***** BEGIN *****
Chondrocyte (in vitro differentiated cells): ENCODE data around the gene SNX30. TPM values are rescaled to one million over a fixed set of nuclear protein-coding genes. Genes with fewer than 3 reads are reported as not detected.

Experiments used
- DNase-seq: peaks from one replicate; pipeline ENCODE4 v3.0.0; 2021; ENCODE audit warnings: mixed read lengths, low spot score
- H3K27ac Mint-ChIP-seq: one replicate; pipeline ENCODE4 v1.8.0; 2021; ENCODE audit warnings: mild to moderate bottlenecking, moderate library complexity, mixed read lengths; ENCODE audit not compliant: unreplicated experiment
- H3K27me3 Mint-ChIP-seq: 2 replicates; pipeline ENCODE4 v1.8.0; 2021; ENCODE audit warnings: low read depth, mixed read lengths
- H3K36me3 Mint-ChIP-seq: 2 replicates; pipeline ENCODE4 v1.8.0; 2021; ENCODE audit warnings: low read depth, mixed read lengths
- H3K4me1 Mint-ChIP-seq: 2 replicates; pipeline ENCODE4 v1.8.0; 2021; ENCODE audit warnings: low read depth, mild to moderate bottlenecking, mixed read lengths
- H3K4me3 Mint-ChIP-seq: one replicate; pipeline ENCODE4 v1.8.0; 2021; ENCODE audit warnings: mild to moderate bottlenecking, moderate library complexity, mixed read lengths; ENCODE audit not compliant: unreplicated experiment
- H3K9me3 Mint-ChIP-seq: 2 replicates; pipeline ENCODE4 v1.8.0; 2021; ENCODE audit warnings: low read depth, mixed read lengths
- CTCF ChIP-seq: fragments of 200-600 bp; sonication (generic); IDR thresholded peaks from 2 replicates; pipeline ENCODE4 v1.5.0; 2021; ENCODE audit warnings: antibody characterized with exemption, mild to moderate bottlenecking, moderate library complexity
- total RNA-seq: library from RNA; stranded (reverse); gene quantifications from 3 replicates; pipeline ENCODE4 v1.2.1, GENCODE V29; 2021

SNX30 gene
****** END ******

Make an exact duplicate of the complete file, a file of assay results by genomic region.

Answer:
Chondrocyte (in vitro differentiated cells): ENCODE data around the gene SNX30. TPM values are rescaled to one million over a fixed set of nuclear protein-coding genes. Genes with fewer than 3 reads are reported as not detected.

Experiments used
- DNase-seq: peaks from one replicate; pipeline ENCODE4 v3.0.0; 2021; ENCODE audit warnings: mixed read lengths, low spot score
- H3K27ac Mint-ChIP-seq: one replicate; pipeline ENCODE4 v1.8.0; 2021; ENCODE audit warnings: mild to moderate bottlenecking, moderate library complexity, mixed read lengths; ENCODE audit not compliant: unreplicated experiment
- H3K27me3 Mint-ChIP-seq: 2 replicates; pipeline ENCODE4 v1.8.0; 2021; ENCODE audit warnings: low read depth, mixed read lengths
- H3K36me3 Mint-ChIP-seq: 2 replicates; pipeline ENCODE4 v1.8.0; 2021; ENCODE audit warnings: low read depth, mixed read lengths
- H3K4me1 Mint-ChIP-seq: 2 replicates; pipeline ENCODE4 v1.8.0; 2021; ENCODE audit warnings: low read depth, mild to moderate bottlenecking, mixed read lengths
- H3K4me3 Mint-ChIP-seq: one replicate; pipeline ENCODE4 v1.8.0; 2021; ENCODE audit warnings: mild to moderate bottlenecking, moderate library complexity, mixed read lengths; ENCODE audit not compliant: unreplicated experiment
- H3K9me3 Mint-ChIP-seq: 2 replicates; pipeline ENCODE4 v1.8.0; 2021; ENCODE audit warnings: low read depth, mixed read lengths
- CTCF ChIP-seq: fragments of 200-600 bp; sonication (generic); IDR thresholded peaks from 2 replicates; pipeline ENCODE4 v1.5.0; 2021; ENCODE audit warnings: antibody characterized with exemption, mild to moderate bottlenecking, moderate library complexity
- total RNA-seq: library from RNA; stranded (reverse); gene quantifications from 3 replicates; pipeline ENCODE4 v1.2.1, GENCODE V29; 2021

SNX30 gene